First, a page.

Friday, February 3, 2012

FIRST Student Spotlight: Aspiring Engineer Peter Heath

A HEAD START When Peter Heath sat down to write his college admission essay, the topic was a no-brainer: FIRST Robotics. The program taught him the fundamentals of designing and building robots that actually work.

Today, four years after his first competition in a FRC challenge, the 18-year-old aspiring aerospace engineer is wrapping up his final year at California High School in San Ramon. Heath told us during our visit to his campus this week that he just found out that his application to Rose-Hulman Institute of Technology's mechanical engineering program was accepted.

"That was my first choice," he told us during a break from coaching younger students in a robot building session on Wednesday. "So I'm pretty excited about that. It's one of the top engineering schools in the country."

Since Bishop-Wisecarver sponsors local FIRST teams, including the team at California High School, we've known Heath for a few years and have watched his skills develop. As FIRST Diamond Sponsors in 2012, we're excited to see him apply his talents to this year's competition.

THE CHALLENGE AHEAD FIRST attracts more and more teams each year, and the 2012 competition is tougher than ever. The theme, Rebound Rumble, requires kids to build robots that can shoot basketballs into hoops.

Heath is one of the lead designers, and on one recent afternoon he spent his time after class fielding questions from his peers and younger students, trying to work out some wiring difficulties on the 4-foot-high rolling robot.

"The game is very different this year," he said. "We just have to build a robot with different functions. The challenge always changes."

Four weeks into the build, Heath said he and his team are still trying to figure things out. But all those years of leadership and problem-solving have come in handy for Heath. When another student asks a question, Heath has a ready answer.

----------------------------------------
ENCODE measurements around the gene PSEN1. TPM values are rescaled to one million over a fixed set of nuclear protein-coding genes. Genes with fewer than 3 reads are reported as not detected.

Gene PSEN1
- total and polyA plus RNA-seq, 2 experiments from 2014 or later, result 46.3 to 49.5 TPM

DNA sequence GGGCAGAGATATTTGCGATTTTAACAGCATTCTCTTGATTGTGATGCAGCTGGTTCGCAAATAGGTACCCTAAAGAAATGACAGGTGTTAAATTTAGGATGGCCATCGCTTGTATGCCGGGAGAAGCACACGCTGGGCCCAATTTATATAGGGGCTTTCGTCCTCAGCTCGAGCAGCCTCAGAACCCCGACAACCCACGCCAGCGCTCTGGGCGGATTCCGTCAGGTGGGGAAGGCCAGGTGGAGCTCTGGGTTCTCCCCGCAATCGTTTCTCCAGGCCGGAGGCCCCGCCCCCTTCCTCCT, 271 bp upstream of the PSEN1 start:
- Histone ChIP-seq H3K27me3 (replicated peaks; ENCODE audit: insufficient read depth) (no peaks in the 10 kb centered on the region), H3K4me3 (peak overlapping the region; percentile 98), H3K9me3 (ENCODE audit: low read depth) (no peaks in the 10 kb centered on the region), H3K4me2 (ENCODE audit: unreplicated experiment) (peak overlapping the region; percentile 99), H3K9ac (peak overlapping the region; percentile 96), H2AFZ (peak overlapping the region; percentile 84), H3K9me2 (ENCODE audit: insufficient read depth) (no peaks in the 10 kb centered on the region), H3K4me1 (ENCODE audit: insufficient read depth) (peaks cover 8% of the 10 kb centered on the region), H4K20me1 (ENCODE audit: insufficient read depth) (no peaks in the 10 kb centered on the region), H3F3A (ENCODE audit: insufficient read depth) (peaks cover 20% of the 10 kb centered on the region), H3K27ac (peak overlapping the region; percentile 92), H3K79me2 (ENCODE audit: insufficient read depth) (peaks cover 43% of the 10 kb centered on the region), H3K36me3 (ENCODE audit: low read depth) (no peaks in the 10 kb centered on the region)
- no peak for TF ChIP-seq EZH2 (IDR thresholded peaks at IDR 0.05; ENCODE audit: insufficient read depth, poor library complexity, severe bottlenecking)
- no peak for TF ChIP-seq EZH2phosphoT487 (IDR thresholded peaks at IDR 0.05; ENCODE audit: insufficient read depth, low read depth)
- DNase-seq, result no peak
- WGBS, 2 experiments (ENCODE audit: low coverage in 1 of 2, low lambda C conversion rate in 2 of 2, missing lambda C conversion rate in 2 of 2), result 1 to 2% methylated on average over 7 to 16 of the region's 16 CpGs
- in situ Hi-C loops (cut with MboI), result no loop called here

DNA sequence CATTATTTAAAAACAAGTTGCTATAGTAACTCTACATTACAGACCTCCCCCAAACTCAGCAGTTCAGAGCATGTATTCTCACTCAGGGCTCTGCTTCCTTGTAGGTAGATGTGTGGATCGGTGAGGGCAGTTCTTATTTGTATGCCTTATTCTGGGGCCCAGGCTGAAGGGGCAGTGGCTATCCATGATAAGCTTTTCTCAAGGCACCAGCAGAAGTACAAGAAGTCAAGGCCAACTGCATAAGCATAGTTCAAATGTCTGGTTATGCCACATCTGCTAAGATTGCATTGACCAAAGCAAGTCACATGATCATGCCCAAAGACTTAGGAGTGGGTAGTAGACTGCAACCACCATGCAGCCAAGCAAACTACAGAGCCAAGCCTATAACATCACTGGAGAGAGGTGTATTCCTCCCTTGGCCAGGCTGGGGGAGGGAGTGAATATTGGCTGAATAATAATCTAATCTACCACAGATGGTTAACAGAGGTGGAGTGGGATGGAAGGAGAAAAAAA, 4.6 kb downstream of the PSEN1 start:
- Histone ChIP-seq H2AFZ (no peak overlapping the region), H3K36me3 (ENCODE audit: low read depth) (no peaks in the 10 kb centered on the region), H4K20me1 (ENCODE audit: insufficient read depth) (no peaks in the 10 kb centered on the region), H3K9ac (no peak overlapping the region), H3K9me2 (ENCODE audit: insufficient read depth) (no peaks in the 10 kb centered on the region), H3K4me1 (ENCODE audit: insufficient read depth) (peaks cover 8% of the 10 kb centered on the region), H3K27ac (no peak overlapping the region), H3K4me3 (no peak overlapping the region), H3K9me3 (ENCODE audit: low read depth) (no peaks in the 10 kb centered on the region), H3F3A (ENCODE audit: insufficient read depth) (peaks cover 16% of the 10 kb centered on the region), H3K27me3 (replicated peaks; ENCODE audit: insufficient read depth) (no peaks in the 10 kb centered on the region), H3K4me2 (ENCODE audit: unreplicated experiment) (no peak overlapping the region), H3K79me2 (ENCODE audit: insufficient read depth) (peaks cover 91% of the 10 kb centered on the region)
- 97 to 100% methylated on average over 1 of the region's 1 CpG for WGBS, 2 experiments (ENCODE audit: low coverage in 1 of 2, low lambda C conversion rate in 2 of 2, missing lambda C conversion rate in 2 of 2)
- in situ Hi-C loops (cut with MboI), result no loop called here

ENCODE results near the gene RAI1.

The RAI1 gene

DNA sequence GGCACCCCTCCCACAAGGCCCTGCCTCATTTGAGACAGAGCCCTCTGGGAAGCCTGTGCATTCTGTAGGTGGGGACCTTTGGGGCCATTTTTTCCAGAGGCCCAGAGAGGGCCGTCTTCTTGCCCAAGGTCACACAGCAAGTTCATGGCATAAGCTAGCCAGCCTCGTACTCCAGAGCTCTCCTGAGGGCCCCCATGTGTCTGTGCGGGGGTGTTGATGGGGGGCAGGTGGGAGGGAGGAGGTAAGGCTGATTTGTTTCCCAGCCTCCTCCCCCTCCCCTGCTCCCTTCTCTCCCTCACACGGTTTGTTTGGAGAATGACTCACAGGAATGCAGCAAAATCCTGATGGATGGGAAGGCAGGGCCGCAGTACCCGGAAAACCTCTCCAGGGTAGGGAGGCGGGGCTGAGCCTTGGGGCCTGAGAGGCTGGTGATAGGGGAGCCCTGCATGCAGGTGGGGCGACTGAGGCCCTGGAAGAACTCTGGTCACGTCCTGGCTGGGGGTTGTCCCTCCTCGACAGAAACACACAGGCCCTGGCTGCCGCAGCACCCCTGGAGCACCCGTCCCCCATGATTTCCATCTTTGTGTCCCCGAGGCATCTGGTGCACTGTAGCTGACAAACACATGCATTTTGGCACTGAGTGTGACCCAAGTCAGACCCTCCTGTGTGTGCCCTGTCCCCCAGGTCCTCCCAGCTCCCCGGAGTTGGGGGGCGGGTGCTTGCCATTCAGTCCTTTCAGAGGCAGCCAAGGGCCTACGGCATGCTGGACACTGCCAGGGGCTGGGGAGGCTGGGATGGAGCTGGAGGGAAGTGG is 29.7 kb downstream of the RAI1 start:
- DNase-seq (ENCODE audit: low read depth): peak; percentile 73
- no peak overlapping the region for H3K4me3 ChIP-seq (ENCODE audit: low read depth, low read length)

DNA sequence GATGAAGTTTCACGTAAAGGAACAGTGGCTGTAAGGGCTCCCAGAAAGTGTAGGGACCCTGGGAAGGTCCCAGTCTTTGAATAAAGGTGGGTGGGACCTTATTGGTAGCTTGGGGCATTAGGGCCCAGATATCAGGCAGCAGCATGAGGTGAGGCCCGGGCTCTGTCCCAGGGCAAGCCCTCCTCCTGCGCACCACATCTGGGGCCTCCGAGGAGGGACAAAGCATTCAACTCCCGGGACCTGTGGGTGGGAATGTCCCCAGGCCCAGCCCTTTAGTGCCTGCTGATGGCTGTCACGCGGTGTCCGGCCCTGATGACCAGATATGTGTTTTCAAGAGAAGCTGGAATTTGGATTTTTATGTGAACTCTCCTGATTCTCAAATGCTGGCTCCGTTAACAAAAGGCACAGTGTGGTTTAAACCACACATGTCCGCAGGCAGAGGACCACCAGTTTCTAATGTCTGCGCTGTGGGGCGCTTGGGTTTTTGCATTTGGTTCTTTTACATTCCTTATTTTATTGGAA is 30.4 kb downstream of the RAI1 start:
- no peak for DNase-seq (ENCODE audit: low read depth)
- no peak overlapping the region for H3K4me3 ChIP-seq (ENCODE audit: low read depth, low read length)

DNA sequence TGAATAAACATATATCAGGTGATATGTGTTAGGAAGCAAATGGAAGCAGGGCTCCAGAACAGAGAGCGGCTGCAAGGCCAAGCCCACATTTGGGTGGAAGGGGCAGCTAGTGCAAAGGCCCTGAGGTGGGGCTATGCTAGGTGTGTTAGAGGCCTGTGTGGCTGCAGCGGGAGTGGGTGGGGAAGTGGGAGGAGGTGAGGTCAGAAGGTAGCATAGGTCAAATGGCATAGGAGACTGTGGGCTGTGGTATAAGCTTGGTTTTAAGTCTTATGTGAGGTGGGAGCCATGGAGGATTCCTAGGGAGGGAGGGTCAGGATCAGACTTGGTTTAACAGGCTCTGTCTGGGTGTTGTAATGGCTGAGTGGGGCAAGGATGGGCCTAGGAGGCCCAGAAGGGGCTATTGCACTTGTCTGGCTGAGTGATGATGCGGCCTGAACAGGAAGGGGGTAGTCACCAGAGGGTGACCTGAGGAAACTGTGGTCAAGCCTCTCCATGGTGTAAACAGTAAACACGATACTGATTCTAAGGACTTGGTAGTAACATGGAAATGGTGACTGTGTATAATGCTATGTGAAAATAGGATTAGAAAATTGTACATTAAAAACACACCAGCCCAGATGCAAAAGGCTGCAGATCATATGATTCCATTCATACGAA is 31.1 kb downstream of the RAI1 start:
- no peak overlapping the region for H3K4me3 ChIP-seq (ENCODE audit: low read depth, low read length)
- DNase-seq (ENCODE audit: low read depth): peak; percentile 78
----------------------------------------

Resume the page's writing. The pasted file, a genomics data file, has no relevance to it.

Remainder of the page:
As Heath prepares to leave his high school career behind him for a new chapter in college, his robotics teacher John Reed is just getting started. Reed spent years as an engineer for Intel before deciding to pursue teaching two years ago. This marks his first school year at Cal High and his first foray into the world of high school robotics competitions.

"Honestly, I just let them do their thing," Reed said from his office. "They've been doing this a while, so they know how to organize, how to figure things out on their own. I'm just here to advise if they need it."

The classroom mentor, mechatronics mastermind Stewart Leicester, says that's the best way to get kids to learn engineering — let them figure things out.

"It's the hands-on stuff they'll take with them to the workplace," he said.

Heath agreed.

"So many practical things I've learned in FIRST, like how to operate mills, lathes, laser and 3D printers," he said. "I can use all those things in a real workplace. Even if I don't operate them directly, I'll manage people who do, so it helps knowing how they work."

A LOOK BACK AT FIRST COVERAGE OF CALIFORNIA HIGH Take a look at some of our previous interviews with Cal High students in this video — [ Having Fun: That's What Counts ] Read up on our past FIRST coverage that is archived [ on our blog ]